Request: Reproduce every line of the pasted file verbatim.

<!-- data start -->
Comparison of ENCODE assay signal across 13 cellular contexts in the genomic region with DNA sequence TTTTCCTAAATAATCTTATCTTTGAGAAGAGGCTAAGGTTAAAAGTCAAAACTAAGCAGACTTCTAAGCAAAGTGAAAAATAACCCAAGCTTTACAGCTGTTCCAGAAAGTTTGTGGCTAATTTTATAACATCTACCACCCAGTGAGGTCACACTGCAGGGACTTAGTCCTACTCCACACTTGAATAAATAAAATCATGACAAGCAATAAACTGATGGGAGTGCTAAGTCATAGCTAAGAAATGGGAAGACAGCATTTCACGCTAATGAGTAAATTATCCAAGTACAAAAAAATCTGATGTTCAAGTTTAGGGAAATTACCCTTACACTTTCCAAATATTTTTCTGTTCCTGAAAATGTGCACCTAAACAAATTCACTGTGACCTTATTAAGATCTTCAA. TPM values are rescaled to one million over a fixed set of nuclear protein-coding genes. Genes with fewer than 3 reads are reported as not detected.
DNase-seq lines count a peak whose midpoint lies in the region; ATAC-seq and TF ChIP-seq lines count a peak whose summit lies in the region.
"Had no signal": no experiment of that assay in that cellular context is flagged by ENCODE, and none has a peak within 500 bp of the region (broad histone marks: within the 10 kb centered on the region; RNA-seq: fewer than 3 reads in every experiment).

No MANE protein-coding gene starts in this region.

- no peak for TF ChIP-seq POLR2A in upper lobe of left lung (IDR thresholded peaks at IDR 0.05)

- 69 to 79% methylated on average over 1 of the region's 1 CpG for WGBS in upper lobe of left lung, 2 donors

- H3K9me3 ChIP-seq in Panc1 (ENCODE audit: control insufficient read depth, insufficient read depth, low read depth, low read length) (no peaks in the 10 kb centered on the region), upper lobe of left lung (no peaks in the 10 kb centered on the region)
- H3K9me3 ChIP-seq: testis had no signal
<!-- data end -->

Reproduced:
Comparison of ENCODE assay signal across 13 cellular contexts in the genomic region with DNA sequence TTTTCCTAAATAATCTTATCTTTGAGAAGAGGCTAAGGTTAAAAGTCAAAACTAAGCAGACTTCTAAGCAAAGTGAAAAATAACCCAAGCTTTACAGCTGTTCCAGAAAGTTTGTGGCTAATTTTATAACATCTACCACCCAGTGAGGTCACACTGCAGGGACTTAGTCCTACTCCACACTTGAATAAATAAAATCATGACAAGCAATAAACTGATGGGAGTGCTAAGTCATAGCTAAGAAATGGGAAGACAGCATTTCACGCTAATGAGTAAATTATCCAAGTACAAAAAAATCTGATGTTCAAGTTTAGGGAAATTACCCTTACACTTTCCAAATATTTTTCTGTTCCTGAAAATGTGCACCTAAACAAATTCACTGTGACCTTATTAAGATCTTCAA. TPM values are rescaled to one million over a fixed set of nuclear protein-coding genes. Genes with fewer than 3 reads are reported as not detected.
DNase-seq lines count a peak whose midpoint lies in the region; ATAC-seq and TF ChIP-seq lines count a peak whose summit lies in the region.
"Had no signal": no experiment of that assay in that cellular context is flagged by ENCODE, and none has a peak within 500 bp of the region (broad histone marks: within the 10 kb centered on the region; RNA-seq: fewer than 3 reads in every experiment).

No MANE protein-coding gene starts in this region.

- no peak for TF ChIP-seq POLR2A in upper lobe of left lung (IDR thresholded peaks at IDR 0.05)

- 69 to 79% methylated on average over 1 of the region's 1 CpG for WGBS in upper lobe of left lung, 2 donors

- H3K9me3 ChIP-seq in Panc1 (ENCODE audit: control insufficient read depth, insufficient read depth, low read depth, low read length) (no peaks in the 10 kb centered on the region), upper lobe of left lung (no peaks in the 10 kb centered on the region)
- H3K9me3 ChIP-seq: testis had no signal